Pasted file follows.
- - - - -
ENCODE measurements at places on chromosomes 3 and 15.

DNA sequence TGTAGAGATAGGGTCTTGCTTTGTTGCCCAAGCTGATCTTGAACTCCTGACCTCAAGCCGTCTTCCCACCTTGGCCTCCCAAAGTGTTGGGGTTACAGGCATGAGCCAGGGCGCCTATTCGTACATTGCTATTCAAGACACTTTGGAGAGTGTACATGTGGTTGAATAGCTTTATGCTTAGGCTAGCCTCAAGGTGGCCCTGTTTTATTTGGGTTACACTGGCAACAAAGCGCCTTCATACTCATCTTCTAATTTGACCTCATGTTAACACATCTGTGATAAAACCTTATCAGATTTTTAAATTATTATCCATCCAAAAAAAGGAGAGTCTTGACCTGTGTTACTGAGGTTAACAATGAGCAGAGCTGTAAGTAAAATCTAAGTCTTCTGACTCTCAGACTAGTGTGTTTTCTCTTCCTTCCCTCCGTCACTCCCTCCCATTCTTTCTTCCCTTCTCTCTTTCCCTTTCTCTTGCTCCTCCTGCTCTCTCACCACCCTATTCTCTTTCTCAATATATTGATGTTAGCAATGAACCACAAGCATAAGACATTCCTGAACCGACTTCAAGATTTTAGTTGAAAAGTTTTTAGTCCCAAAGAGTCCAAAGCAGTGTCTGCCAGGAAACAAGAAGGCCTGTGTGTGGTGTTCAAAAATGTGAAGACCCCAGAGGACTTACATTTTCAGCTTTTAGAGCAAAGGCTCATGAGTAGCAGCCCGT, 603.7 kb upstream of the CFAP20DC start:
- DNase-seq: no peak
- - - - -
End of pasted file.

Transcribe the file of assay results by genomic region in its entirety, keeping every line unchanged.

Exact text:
ENCODE measurements at places on chromosomes 3 and 15.

DNA sequence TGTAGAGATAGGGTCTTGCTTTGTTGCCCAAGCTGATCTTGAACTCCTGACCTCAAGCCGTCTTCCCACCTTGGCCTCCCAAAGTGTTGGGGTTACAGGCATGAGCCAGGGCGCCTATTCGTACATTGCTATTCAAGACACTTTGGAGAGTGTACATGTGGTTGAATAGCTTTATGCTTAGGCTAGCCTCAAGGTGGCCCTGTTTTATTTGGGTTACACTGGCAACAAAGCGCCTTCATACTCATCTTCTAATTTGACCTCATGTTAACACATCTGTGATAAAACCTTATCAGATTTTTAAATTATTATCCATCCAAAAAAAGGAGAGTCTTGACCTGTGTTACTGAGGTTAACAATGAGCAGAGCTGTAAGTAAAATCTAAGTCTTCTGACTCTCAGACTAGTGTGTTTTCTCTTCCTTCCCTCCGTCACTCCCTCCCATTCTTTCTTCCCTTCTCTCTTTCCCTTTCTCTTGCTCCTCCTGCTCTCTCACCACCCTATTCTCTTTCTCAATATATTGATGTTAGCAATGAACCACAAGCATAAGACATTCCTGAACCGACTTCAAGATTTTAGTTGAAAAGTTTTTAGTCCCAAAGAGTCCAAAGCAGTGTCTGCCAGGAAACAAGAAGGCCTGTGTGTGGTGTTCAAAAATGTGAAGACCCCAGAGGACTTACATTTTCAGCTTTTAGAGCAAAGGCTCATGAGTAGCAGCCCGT, 603.7 kb upstream of the CFAP20DC start:
- DNase-seq: no peak